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Sharon Hayes

October 23, 2008 - October 26, 2008

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ABOUT THE RESIDENCY

Ten days before the election of Barack Obama to the White House, the Hammer hosted artist-in-residence Sharon Hayes; Lincoln scholar, Huntington Fellow, and UCLA visiting faculty member Ronald C. White Jr.; and the UCLA and University of Southern California (USC) debate teams for a two-day event exploring the 1858 Illinois Senate campaign debates between Stephen A. Douglas and Abraham Lincoln. These debates brought Lincoln to nationwide attention, and even though he subsequently lost the election, he refined his ideas about slavery and the future of the United States during this seminal period, presaging the issues that would be at the heart of his successful presidential campaign two years later.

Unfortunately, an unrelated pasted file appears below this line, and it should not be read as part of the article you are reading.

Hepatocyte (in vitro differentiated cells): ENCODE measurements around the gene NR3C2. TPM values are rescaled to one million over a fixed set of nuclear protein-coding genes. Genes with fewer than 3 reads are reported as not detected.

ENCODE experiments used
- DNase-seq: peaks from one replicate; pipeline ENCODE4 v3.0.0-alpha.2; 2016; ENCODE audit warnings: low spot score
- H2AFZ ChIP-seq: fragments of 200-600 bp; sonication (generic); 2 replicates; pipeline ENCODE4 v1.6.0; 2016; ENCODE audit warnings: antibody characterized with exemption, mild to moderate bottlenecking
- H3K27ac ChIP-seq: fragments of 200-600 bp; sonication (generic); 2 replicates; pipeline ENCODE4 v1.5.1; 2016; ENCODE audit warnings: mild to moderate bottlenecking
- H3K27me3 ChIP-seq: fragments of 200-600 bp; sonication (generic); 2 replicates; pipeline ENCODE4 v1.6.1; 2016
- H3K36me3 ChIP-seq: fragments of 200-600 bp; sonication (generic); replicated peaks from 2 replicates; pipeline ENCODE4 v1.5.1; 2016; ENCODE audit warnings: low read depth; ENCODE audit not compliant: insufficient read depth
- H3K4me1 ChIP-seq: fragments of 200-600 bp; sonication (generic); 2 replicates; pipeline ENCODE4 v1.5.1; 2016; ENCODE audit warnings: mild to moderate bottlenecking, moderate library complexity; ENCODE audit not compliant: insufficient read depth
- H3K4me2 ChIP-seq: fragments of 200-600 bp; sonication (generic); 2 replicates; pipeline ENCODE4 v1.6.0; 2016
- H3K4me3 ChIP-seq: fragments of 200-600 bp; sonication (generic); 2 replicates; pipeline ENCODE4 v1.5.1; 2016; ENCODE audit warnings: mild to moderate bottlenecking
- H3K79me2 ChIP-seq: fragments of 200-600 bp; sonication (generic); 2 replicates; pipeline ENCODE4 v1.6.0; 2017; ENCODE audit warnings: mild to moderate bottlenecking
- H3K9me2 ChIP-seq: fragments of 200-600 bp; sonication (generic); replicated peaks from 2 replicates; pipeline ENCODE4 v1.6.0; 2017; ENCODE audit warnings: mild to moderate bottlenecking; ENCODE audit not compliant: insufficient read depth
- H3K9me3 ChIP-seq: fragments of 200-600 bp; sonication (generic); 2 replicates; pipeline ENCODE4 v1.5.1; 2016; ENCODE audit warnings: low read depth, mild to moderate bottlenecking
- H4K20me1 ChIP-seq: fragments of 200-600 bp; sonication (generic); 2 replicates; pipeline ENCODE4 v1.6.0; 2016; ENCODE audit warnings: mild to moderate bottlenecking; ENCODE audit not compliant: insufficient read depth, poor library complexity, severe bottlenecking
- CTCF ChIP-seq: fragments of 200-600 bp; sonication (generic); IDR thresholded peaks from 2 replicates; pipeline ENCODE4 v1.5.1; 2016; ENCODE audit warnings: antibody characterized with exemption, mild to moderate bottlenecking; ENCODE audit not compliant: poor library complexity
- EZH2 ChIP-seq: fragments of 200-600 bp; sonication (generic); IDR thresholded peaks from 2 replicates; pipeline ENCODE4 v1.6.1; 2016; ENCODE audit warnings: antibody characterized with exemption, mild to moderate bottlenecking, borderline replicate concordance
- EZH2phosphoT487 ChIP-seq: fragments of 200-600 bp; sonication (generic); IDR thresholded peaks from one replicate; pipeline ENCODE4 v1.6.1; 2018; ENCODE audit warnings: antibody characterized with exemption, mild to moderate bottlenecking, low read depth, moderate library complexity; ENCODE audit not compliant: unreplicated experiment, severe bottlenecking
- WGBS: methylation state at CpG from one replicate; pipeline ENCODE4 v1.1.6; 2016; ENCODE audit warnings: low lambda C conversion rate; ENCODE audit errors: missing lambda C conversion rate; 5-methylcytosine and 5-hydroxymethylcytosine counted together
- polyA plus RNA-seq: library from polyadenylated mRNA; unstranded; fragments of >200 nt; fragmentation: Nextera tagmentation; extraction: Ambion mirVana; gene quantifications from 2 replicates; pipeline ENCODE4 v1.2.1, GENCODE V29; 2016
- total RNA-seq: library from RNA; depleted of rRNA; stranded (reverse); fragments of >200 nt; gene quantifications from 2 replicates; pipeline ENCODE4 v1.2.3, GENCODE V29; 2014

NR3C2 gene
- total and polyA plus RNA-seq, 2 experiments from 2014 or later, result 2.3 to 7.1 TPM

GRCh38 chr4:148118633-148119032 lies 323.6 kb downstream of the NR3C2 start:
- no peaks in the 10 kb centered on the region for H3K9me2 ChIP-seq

Conceived in collaboration with Julia Meltzer and her nonprofit arts and culture organization Clockshop, the residency culminated in a performance by Hayes, a lecture by Lincoln scholar Ronald C. White Jr., and a debate between the UCLA Speech and Debate Team and the USC Trojan Debate Squad on whether government should be primarily responsible for promoting social justice. Taken together, these three events provided a wide-ranging and timely exploration of debate, U.S. history, and government in the days leading up to the 2008 presidential election. During that time the media made frequent comparisons between Abraham Lincoln and then-presidential nominee Barack Obama, often referencing the 1858 debate.

 

The highlight of the events was the juxtaposition of Hayes’s performance and White’s lecture. Both of them covered the same material and were, in essence, performing. Seeing them together underscored two different approaches to history, truth, and representation and explored the potentially artificial separation of knowledge and interpretation into different disciplines, in this instance, history and art.

 

This residency gave Hayes an opportunity to explore her interest in how the past intersects with the present, as well as her interest in language, speech, politics, and rhetoric and how these modes intersect to shape our understanding of the world.

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